2 Timothy 1:5 The goal of this command is love, which comes from a pure heart and a good conscience and a sincere faith.
If conclusion jumping was an Olympic sport, I’d be a gold medalist. You know what I’m talking about: someone says something vague to you and you immediately began a thorough investigation into what made them say that. “Why are they telling me what to do? Maybe they don’t like me. They obviously think I’m a terrible person.” You’ve probably had thoughts like these go through your head. Like me, you’ve made some impression jumps to conclusions. You could win a medal for it. Here’s the problem: conclusion jumping isn’t a sport that we ought to be participating in.
In his letter to Timothy, Paul gives an instruction. Then he immediately follows up the instruction with this statement: “I am saying this out of love and my heart is pure in it.” Why would Paul need to say that? Well, maybe there was a chance people thought he was just being a bossy jerk. I mean, have you read any of his other letters? He was man who was large and in charge. But here, he reveals his heart – because hearts can’t be read. They can’t be seen. They don’t always come through well with words or tone. And so they get misinterpreted and misunderstood.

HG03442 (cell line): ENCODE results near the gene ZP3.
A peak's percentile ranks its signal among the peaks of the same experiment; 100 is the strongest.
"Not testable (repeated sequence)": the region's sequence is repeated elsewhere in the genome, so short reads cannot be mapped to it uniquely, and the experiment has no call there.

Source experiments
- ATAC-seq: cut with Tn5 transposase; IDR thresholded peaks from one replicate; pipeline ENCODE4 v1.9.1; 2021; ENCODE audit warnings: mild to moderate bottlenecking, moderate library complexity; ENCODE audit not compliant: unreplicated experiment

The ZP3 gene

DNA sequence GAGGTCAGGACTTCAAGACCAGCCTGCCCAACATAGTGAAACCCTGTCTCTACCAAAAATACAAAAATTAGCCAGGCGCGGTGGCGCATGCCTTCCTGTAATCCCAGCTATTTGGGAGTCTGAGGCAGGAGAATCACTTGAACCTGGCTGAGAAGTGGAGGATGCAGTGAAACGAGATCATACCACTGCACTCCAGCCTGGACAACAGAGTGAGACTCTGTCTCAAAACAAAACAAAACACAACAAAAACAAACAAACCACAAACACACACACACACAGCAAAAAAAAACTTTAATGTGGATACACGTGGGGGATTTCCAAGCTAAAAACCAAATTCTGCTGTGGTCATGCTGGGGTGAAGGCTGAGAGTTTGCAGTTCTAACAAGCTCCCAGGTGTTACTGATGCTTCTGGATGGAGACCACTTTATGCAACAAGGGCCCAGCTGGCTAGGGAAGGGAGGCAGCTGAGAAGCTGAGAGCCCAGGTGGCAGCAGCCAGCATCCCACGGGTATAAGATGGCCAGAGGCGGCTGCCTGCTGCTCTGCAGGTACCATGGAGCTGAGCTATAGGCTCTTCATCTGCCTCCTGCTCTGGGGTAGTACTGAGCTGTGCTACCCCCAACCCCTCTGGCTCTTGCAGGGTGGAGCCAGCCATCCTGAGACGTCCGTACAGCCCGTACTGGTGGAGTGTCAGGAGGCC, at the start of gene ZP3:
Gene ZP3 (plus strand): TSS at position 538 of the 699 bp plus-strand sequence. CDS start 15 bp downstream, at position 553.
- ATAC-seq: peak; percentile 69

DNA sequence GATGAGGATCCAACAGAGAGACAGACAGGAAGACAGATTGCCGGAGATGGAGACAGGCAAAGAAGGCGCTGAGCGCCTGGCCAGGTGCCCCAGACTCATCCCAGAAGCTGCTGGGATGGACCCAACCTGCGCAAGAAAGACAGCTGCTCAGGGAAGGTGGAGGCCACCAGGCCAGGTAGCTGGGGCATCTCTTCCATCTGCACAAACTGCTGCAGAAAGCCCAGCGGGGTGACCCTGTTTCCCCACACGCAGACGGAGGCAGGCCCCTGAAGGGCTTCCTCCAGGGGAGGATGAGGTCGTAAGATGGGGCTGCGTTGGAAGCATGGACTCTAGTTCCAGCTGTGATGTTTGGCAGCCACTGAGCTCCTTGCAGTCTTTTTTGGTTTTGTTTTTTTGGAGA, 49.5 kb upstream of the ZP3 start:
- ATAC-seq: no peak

The lesson here is that we can’t just make assumptions about Paul’s tone and then transfer those assumptions to intention of his heart. And if we shouldn’t make those assumptions about the Apostle Paul, then we shouldn’t make them about each other. If we truly love one another, qualifying statements shouldn’t be necessary. There’s only one true reader of hearts, and it isn’t you or me. So let’s get out of the conclusion jumping competition and start assuming the best in one another. If we do, we may discover a heart of gold in the most unexpected places.